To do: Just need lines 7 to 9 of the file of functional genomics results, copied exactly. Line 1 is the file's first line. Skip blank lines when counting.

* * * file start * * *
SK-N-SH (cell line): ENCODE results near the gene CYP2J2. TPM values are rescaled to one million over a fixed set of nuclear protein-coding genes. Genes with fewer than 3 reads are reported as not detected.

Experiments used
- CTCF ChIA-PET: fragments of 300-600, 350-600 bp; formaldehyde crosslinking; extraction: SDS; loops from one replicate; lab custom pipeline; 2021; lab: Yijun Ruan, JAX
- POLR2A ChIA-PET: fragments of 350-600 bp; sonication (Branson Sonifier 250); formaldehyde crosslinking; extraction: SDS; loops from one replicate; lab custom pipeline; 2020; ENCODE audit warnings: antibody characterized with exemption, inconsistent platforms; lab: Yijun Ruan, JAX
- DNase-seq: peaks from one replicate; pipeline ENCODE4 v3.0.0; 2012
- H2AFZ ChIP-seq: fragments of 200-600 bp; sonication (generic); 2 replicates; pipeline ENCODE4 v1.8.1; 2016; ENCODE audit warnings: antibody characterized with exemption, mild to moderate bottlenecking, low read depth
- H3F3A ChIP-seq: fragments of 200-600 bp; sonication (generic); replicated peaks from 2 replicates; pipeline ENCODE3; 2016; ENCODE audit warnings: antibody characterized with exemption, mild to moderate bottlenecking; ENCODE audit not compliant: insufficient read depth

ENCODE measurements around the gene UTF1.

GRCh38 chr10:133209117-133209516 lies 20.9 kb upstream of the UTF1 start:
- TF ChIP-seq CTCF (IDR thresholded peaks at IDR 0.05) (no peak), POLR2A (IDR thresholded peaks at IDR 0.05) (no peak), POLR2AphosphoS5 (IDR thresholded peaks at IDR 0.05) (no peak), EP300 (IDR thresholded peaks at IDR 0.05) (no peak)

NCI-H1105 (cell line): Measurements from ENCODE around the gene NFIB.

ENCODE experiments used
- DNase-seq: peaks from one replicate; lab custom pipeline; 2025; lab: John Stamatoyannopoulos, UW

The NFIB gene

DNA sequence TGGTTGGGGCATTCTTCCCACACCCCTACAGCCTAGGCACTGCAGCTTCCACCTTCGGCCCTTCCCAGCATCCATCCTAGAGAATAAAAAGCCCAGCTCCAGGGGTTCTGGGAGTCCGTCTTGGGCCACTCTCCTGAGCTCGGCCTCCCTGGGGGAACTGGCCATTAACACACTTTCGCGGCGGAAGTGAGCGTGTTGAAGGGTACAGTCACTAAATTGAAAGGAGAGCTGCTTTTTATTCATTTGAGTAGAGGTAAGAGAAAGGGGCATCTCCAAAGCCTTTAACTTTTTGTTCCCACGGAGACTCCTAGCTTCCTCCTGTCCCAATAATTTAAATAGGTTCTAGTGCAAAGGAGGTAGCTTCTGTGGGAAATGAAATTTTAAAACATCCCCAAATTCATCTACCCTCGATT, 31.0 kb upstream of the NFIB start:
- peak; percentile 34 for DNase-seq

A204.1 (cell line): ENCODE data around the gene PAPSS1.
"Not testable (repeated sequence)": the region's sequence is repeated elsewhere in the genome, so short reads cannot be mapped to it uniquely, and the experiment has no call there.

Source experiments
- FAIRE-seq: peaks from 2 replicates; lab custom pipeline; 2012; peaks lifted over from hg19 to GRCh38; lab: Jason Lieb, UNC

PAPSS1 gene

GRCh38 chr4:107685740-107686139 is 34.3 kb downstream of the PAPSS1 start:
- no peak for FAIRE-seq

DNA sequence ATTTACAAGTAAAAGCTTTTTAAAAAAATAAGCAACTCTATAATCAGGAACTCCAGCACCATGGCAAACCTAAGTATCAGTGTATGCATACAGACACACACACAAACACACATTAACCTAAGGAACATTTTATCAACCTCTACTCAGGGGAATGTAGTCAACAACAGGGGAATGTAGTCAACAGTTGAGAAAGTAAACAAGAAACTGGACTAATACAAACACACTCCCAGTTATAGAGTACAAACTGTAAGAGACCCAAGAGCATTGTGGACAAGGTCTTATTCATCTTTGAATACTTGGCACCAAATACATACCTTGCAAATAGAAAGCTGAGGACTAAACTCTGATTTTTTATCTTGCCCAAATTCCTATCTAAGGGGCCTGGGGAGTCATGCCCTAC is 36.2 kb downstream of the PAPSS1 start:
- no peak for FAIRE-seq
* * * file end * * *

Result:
- H3F3A ChIP-seq: fragments of 200-600 bp; sonication (generic); replicated peaks from 2 replicates; pipeline ENCODE3; 2016; ENCODE audit warnings: antibody characterized with exemption, mild to moderate bottlenecking; ENCODE audit not compliant: insufficient read depth

ENCODE measurements around the gene UTF1.

GRCh38 chr10:133209117-133209516 lies 20.9 kb upstream of the UTF1 start: